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Discussion Starter #1
Hello Everyone
Though I do not have my boy yet, I am looking into many classes and training for him, it is nice to be prepared and pick the best obedience training classes available.

I have a question about collars for a Standard Poodle, which is the best one for training?, will a pinch collar (with plastic ends attached) be okay for him or will it be too hard on his neck?.

Also I am curious about agility training, when can a Standard Poodle Pup be introduced to that? I do not want to start him too early and put stress on his young bones, when is the best time to start?

Thank you to everyone here, your advice is so helpful to me, I cannot wait until I can introduce my boy to all of you.
Take Care
 

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I would recommend a flat buckle type collar - pinch collars, choke collars, etc... are not used in agility training.

As far as starting agility training, you should start as soon as you get your puppy. I do not mean jumping or weaving or even getting on any of the equipment. You should find a trainer in your area and start foundation training. Any age puppy (or any dog just starting) can do this. Contact position, rear end awareness, basic obedience, restrained recalls, ground work, etc... all come before using the equipment. You don't need to start jumping, weaving, or using full sized equipment until your puppy is well over a year old. You'll have tons of stuff to do in that first year of training. It's fun!!
 

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As far as starting agility training, you should start as soon as you get your puppy.
Agreed! See if there is a performance puppy course in your area. Just as an example, I will be taking Darcy to the one below. I also want to get a cat tunnel for him to run through at home and will be teaching him some of the commands we will use in agility. As long as they aren't stressing their joints by jumping and weaving too much they can learn a lot of the other aspects of agility!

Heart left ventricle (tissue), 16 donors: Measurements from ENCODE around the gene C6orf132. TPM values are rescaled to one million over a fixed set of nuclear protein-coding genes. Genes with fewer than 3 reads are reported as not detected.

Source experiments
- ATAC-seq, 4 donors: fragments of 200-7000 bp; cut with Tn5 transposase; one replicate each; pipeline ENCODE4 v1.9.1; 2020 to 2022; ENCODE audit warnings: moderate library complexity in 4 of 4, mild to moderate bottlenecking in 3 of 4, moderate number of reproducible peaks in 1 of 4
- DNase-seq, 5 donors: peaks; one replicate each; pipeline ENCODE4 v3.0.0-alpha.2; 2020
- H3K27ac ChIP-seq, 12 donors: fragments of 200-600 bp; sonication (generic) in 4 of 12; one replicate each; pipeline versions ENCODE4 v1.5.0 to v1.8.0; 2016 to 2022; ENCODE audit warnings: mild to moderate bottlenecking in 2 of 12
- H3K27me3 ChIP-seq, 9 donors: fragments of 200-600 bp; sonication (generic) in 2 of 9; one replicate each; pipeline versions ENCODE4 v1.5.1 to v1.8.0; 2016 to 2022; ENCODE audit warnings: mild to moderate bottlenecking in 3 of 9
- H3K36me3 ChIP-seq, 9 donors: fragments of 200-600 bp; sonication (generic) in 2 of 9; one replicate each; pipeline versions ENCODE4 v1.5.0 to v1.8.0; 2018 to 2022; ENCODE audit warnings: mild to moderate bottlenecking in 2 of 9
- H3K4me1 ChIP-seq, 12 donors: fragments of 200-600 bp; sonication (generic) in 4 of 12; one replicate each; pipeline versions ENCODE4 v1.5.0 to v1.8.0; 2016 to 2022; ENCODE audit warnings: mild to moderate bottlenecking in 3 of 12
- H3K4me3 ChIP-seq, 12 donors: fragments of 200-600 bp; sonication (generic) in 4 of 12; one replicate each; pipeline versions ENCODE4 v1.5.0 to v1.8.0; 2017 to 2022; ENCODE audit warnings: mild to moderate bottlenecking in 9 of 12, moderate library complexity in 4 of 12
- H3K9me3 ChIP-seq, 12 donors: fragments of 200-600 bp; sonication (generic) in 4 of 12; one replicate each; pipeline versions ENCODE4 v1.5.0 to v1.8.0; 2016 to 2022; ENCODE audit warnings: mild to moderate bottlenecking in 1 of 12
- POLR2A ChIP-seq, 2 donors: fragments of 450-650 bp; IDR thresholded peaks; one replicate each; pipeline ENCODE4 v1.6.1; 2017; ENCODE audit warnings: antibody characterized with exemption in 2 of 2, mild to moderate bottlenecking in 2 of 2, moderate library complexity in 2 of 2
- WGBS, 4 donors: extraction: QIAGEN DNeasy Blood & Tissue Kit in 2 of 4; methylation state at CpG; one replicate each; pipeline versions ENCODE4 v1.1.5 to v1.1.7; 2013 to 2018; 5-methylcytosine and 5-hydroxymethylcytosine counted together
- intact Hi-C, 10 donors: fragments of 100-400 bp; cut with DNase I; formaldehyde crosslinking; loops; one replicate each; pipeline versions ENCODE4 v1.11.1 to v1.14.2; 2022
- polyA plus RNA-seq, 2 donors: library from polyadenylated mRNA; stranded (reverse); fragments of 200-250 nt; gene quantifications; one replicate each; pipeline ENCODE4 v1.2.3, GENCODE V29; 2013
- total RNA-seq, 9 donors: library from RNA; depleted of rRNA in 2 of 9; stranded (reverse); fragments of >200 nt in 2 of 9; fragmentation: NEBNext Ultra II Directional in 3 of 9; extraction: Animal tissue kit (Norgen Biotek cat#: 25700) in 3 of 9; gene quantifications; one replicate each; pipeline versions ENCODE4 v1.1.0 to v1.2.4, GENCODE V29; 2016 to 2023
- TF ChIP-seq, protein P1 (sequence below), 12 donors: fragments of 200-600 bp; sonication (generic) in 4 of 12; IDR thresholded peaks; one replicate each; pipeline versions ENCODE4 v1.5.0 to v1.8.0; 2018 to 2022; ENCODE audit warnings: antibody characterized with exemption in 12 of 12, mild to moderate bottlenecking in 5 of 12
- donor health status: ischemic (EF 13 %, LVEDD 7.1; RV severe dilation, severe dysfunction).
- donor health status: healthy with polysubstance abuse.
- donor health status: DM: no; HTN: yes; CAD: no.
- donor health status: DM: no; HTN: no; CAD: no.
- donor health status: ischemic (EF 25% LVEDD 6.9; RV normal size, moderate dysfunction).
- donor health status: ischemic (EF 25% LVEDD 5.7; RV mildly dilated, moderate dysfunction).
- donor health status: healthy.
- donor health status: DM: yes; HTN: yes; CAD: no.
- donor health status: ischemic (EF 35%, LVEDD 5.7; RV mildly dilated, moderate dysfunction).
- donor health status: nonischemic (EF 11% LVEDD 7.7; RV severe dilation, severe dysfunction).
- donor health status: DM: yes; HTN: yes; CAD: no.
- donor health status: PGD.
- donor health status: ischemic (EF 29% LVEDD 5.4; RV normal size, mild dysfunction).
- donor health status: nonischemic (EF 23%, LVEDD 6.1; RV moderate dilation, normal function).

Who's Walking Who Welcome to Who's Walking Who!

COURSE NAME: Puppy Gymboree

COURSE DESCRIPTION:
This course consists of getting your puppy on proportionate pieces of agility / gym equipment to increase self confidence and to add to their structured socialization time. A great start to agility, or simply a fun way to spend an evening with your pup. If your schedule permits it, it is recommended (but not necessary) that you take in conjunction with Puppy Pre-school classes. We will cover tunnels - ramps - restrained recalls - puppy teeter - barrel - motivational games and puppy obstacle courses. Pups should be beween 12-20 weeks of age. We also recommend this class for toy breed adult dogs to help with confidence.
 

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We begin when they first come home..I often have a tunnel out and a board and/or a wobble board..Flyer was in his first focus class at about 14 weeks old...
 

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Discussion Starter #6
.Thank you AGILITY IG

As far as starting agility training, you should start as soon as you get your puppy. I do not mean jumping or weaving or even getting on any of the equipment. You should find a trainer in your area and start foundation training. Any age puppy (or any dog just starting) can do this. Contact position, rear end awareness, basic obedience, restrained recalls, ground work, etc... all come before using the equipment. You don't need to start jumping, weaving, or using full sized equipment until your puppy is well over a year old. You'll have tons of stuff to do in that first year of training. It's fun!![/QUOTE]

Thank you so much for the information, it had not occured to me to introduce him to the things you mentioned, I had just figured I would have to wait until his bones could handle it. It makes so much more sense to do it this way, how you suggested. I have begun looking into local obedience and agility training centres in my area.
Thank you for the helpful information, and I cannot wait to start with him.......I guess I better wait until he is at least born:)
 

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Discussion Starter #7
Agreed! See if there is a performance puppy course in your area. Just as an example, I will be taking Darcy to the one below. I also want to get a cat tunnel for him to run through at home and will be teaching him some of the commands we will use in agility. As long as they aren't stressing their joints by jumping and weaving too much they can learn a lot of the other aspects of agility!


Thank you, I checked out the web site and they sound fantastic, I wish they
were closer, though I have narrowed it down to a couple here.
Take care
 
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